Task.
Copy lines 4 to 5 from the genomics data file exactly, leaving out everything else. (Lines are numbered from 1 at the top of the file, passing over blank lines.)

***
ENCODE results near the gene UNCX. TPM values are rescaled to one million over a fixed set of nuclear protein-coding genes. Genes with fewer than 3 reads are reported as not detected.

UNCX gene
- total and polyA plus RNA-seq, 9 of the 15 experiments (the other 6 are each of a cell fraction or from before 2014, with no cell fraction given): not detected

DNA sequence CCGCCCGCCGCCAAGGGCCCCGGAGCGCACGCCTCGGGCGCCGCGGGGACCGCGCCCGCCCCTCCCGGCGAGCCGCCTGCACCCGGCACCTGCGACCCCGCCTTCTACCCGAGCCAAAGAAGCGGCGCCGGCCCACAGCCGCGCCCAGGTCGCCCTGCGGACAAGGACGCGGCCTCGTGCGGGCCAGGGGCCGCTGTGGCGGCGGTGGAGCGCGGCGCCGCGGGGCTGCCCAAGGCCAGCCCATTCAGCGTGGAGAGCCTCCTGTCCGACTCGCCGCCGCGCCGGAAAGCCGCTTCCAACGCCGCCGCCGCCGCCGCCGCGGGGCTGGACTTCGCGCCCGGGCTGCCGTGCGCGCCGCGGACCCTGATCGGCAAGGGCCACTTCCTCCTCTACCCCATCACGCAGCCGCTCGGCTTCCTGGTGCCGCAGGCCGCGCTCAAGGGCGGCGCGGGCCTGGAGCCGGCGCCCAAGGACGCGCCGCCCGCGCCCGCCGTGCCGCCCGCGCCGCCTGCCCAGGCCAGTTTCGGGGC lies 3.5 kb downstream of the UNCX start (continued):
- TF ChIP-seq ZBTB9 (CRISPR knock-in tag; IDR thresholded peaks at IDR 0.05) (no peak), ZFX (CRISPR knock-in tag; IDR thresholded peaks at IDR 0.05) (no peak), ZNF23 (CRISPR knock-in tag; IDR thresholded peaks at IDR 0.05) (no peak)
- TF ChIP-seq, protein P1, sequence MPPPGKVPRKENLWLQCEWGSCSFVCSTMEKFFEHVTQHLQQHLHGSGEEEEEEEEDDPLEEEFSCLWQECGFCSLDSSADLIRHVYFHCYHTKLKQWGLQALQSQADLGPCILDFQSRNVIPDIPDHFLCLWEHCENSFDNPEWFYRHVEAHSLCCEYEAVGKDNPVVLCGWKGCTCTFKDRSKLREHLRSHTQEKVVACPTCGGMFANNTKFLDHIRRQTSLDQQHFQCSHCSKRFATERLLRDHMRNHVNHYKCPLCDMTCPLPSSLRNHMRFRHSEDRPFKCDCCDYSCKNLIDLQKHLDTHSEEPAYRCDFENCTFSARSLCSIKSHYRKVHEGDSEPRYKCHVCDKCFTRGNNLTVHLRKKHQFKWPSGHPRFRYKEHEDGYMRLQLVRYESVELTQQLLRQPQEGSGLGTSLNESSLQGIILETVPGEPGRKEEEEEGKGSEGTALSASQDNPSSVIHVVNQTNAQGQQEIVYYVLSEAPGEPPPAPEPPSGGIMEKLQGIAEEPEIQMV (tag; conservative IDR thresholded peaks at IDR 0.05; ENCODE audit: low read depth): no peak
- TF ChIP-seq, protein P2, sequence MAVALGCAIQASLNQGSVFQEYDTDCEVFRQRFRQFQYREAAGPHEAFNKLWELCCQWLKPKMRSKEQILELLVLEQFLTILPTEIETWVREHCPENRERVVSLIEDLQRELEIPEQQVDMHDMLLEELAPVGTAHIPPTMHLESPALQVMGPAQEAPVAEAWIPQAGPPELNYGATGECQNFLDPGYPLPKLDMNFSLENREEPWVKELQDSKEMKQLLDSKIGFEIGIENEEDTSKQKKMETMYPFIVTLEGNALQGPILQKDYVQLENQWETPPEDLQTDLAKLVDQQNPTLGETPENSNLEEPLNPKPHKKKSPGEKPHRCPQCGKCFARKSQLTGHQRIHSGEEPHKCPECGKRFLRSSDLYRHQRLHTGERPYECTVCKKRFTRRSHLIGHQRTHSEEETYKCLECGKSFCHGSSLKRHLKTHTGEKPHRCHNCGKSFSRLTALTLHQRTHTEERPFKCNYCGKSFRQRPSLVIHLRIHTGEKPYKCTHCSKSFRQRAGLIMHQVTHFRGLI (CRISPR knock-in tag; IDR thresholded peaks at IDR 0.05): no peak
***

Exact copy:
DNA sequence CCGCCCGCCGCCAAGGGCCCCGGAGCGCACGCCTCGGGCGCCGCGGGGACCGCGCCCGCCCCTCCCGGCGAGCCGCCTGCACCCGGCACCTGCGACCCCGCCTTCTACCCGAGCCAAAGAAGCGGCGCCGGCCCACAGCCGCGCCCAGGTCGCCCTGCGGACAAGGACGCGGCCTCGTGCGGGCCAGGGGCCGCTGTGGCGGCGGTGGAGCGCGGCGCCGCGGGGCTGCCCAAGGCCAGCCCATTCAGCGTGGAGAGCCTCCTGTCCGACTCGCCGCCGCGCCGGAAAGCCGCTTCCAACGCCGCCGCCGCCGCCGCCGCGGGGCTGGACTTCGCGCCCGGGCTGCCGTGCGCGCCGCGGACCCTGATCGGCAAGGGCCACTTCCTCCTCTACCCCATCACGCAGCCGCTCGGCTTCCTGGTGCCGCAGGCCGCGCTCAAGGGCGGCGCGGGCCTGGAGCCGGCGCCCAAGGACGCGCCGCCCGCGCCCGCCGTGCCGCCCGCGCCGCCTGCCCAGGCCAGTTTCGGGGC lies 3.5 kb downstream of the UNCX start (continued):
- TF ChIP-seq ZBTB9 (CRISPR knock-in tag; IDR thresholded peaks at IDR 0.05) (no peak), ZFX (CRISPR knock-in tag; IDR thresholded peaks at IDR 0.05) (no peak), ZNF23 (CRISPR knock-in tag; IDR thresholded peaks at IDR 0.05) (no peak)